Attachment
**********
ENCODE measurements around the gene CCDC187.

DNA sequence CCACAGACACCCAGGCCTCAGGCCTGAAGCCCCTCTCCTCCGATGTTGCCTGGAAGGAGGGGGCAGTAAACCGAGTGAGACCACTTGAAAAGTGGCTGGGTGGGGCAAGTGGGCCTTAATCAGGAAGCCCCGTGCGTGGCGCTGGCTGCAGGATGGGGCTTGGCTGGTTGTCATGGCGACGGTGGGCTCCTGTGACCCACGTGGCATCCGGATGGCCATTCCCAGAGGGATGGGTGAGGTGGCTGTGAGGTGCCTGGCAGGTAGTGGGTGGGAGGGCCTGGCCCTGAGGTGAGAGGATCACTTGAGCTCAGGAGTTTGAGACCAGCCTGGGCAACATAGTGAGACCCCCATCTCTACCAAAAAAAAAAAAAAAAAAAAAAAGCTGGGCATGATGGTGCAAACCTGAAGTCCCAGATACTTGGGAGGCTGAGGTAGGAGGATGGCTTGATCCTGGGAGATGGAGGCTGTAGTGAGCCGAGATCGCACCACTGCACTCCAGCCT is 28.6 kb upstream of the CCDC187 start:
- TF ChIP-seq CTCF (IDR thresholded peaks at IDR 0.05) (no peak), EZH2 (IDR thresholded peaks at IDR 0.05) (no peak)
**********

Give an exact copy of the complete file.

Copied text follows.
ENCODE measurements around the gene CCDC187.

DNA sequence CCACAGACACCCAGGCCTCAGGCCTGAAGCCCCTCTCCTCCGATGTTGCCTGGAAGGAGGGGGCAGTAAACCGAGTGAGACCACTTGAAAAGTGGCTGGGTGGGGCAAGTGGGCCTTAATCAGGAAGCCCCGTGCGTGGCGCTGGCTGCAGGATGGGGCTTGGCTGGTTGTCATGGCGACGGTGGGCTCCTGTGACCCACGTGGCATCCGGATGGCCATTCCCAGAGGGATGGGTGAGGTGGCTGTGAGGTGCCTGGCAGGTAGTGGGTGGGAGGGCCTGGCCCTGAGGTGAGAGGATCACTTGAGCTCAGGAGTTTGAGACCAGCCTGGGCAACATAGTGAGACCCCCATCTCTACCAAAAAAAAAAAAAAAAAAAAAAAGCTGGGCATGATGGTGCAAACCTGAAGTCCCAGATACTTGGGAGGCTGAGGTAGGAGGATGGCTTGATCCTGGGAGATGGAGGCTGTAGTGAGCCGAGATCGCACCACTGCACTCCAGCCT is 28.6 kb upstream of the CCDC187 start:
- TF ChIP-seq CTCF (IDR thresholded peaks at IDR 0.05) (no peak), EZH2 (IDR thresholded peaks at IDR 0.05) (no peak)